Calcium is a controversial nutrient for vegans due to the dairy industry’s strenuous and incorrect attempts to make us believe that dairy products are the best source of calcium to promote healthy bones. In fact, during millions of years of our evolution we appear to have consumed large amounts of calcium from wild plant foods. Most estimates suggest we consumed about 1000mg of calcium per 1000 calories of plant foods, as do many modern monkeys and apes. Unfortunately, grains are particularly poor sources of calcium and many of the wild plants we ate, such as natural gums, are not readily available, so modern plant foods contain much lower levels of calcium. Whole-food vegan diets rich in vegetables and fruit match our ancestral intakes of many other important nutrients such as potassium, magnesium and vitamin C better than the standard western diet does. Vitamin C, potassium and magnesium all appear to improve health in many ways, including the health of our bones. On calcium it seems to be more of a stretch to match the intakes we evolved with, due to the low levels in many modern plant foods.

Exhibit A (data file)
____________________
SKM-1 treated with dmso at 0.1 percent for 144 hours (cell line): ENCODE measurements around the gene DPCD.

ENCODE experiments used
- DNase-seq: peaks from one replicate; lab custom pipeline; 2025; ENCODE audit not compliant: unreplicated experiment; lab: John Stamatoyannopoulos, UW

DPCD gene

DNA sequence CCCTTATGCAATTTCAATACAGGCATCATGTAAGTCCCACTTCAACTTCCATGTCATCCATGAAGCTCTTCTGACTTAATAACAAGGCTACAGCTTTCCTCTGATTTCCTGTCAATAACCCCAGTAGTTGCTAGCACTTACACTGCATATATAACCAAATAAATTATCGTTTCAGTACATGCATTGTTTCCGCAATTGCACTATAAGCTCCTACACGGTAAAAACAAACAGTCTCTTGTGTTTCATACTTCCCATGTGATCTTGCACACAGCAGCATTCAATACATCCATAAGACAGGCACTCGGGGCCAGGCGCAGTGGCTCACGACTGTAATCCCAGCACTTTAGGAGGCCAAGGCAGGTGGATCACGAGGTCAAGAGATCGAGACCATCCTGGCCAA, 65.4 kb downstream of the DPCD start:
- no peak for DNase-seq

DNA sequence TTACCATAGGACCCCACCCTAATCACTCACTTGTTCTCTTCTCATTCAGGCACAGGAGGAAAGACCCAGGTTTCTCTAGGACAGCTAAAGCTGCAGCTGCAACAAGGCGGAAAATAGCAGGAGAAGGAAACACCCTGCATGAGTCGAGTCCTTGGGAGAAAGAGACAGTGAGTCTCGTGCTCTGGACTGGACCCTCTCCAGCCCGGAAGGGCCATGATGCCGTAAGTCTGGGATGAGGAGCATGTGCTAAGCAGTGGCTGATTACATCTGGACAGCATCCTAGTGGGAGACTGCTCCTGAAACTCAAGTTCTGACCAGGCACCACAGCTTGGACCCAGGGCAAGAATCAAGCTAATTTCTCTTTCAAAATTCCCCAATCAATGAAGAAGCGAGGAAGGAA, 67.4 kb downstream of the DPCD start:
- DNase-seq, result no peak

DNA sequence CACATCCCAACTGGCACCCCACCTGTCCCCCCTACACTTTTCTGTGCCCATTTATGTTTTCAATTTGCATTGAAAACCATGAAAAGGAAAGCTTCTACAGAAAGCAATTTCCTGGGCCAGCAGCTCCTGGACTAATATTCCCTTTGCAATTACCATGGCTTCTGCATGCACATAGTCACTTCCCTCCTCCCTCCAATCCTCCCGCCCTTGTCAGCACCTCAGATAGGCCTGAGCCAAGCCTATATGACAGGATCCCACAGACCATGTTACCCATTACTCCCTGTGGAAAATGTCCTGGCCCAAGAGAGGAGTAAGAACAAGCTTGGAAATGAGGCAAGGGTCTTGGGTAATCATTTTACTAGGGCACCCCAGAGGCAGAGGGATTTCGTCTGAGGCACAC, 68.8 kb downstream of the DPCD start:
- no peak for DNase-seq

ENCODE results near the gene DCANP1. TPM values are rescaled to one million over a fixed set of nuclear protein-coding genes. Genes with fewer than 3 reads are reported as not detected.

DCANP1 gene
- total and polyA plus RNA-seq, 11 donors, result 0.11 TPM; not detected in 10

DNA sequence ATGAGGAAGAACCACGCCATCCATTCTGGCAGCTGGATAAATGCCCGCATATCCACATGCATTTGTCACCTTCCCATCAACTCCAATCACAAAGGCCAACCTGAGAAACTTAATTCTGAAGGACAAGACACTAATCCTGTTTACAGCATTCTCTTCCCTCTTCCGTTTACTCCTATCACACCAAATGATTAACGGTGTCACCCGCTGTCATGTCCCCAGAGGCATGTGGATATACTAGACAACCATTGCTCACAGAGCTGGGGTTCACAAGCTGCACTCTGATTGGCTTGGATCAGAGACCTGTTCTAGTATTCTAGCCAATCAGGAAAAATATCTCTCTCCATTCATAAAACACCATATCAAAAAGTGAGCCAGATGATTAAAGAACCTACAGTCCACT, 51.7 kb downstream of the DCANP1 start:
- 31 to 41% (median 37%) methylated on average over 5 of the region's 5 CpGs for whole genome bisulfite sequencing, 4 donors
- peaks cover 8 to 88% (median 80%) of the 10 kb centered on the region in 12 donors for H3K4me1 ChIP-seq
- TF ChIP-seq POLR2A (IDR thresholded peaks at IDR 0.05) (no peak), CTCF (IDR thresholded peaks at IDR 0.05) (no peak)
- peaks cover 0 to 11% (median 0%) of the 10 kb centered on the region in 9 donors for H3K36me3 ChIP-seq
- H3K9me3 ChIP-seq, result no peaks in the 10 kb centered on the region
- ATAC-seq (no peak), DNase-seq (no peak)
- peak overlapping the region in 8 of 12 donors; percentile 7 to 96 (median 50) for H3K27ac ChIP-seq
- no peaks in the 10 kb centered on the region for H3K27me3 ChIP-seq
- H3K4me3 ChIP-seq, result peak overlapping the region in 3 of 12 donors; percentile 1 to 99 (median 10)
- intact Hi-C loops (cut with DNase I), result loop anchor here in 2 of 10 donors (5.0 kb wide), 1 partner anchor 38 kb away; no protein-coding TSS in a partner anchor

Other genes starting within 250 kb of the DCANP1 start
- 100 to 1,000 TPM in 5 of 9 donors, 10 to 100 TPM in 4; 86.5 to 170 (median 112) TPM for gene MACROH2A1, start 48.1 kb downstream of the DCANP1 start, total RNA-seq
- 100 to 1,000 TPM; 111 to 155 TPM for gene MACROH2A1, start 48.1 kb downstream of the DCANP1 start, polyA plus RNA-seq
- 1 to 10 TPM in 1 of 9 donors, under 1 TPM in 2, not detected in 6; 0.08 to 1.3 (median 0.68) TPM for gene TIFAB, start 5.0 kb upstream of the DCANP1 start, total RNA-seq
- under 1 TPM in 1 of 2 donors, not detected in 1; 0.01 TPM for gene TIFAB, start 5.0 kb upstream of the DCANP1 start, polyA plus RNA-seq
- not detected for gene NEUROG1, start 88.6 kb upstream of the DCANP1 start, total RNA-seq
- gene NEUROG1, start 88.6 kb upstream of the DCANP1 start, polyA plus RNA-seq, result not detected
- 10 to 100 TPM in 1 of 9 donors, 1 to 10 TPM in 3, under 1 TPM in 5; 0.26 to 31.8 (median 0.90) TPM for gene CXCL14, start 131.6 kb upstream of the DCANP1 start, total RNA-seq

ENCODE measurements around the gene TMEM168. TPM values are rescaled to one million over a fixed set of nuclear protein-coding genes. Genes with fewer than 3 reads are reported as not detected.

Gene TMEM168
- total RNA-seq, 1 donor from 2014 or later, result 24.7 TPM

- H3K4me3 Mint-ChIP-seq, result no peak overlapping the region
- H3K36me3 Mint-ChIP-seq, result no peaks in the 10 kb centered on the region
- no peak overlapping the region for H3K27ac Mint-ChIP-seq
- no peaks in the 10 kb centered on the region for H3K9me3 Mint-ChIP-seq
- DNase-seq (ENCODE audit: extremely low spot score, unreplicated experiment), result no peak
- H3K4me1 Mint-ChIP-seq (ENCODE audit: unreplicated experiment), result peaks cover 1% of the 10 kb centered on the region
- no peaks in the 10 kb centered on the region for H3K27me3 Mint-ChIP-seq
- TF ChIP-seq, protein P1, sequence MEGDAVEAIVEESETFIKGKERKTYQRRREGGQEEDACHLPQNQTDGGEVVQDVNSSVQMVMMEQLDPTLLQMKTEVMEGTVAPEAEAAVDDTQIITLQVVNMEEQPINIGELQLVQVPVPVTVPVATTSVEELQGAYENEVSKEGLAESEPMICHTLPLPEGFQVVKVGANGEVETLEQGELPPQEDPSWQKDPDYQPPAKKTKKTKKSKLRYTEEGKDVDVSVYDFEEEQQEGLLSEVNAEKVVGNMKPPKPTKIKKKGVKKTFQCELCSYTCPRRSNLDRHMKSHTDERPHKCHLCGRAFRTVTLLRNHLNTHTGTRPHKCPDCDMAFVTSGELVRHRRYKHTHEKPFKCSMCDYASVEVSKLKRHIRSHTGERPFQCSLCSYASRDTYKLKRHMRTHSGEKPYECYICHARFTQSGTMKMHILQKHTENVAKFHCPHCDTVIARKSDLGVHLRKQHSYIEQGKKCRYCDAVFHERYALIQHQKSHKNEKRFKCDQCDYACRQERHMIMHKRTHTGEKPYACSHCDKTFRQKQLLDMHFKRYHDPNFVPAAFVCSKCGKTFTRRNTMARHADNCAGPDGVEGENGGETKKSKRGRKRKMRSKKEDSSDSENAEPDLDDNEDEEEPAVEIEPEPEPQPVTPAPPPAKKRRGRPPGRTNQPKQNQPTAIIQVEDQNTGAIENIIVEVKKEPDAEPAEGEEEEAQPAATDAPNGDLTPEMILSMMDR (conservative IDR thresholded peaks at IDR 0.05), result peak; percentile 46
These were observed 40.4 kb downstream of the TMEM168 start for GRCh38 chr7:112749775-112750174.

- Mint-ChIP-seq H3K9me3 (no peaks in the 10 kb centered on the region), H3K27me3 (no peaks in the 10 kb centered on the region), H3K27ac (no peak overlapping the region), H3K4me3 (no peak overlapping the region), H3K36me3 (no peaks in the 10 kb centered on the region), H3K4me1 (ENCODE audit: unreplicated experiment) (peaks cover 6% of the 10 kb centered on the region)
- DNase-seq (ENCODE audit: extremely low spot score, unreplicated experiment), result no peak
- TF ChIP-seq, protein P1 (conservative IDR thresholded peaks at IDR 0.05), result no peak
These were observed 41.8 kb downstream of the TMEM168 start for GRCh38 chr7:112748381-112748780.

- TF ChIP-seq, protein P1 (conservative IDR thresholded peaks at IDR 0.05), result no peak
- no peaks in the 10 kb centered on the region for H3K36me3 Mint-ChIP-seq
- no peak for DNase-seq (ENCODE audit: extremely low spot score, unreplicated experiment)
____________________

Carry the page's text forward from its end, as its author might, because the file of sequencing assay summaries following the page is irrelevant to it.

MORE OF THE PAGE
The human requirement for calcium is still controversial, but optimal intakes are unlikely to be less than about 800mg per day in adults and may be as high as 1300mg per day for adolescents, who add about 300mg/day of calcium to their skeleton during peak growth. There is evidence that calcium intakes above 2000mg/day may have harmful effects on magnesium absorption particularly if the diet is also rich in phosphorus. Processed dairy foods such as cheese are a relatively poor source of calcium compared to green leafy vegetables as they are acid forming and contain high amounts of sodium, increasing losses of calcium from the body. Milk is fortified with retinol in Sweden, the United States and some other countries. There is considerable evidence that retinol acts to accelerate bone loss in older individuals and may contribute to high levels of osteoporosis in Sweden and Norway. Vegans have many excellent sources of calcium lacking these adverse effects. Green leafy calcium-rich vegetables such as spring greens, kale, collards, mustard greens, and Chinese cabbage provide between 100 and 200mg of well-absorbed calcium per 100g, along with many other healthful nutrients. Spinach, Swiss chard, rhubarb and beet greens are poor sources as their calcium is very poorly absorbed. Most fortified soya milks provide about 300mg of calcium per cup. A cup of fortified soya milk and a large portion of calcium-rich green leafy vegetables in a day will take calcium intake above 800mg very pleasantly and healthfully.